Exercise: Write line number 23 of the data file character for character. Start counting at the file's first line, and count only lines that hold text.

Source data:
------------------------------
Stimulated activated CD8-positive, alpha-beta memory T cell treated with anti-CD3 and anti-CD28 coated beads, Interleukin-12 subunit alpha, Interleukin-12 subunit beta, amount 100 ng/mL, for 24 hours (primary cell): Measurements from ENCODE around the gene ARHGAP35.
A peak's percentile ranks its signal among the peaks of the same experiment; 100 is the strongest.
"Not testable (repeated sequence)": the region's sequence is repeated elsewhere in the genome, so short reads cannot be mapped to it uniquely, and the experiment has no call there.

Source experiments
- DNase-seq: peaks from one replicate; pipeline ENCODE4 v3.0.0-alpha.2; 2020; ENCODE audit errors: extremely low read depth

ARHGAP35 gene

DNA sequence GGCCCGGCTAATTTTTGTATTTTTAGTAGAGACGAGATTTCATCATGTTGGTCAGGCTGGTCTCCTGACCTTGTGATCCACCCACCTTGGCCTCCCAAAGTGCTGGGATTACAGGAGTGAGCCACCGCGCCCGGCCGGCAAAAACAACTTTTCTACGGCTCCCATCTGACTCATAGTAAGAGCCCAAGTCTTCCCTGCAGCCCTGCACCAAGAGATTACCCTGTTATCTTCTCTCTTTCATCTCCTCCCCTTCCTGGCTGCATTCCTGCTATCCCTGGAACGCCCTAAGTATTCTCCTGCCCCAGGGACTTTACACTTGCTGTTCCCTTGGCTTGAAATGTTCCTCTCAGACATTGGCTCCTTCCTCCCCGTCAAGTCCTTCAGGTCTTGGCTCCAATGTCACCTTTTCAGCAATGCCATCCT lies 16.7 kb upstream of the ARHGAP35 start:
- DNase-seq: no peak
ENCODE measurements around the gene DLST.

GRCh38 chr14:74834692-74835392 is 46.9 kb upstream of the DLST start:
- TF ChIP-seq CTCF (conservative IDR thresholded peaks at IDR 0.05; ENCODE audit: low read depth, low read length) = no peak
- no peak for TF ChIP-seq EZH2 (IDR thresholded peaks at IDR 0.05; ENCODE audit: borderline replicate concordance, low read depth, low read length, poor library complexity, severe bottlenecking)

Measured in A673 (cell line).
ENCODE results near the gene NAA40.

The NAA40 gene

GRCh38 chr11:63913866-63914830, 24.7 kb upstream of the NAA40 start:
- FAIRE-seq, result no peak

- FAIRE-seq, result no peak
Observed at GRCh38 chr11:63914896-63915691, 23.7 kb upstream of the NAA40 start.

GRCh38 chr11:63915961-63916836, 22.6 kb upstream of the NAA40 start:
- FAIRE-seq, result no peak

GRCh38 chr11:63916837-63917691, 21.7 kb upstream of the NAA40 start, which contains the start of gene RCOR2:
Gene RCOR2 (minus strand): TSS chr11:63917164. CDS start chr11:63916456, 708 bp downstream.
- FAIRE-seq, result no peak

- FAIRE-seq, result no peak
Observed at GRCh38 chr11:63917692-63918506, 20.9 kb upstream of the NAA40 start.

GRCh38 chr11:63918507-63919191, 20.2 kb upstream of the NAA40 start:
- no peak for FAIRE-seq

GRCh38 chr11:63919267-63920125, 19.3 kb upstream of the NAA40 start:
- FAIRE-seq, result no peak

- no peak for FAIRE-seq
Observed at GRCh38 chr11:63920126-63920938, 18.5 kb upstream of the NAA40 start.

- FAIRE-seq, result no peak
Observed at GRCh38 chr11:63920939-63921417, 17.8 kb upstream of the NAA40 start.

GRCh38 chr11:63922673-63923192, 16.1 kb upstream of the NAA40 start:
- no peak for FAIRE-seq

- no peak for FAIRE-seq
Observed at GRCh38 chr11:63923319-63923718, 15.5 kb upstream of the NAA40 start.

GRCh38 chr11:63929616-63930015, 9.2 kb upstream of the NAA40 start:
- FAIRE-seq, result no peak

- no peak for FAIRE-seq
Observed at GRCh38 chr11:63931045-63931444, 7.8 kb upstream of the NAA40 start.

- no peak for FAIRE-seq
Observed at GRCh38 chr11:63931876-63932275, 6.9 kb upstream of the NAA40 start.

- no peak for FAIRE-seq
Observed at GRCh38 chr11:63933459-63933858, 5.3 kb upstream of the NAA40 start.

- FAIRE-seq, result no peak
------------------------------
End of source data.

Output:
Gene RCOR2 (minus strand): TSS chr11:63917164. CDS start chr11:63916456, 708 bp downstream.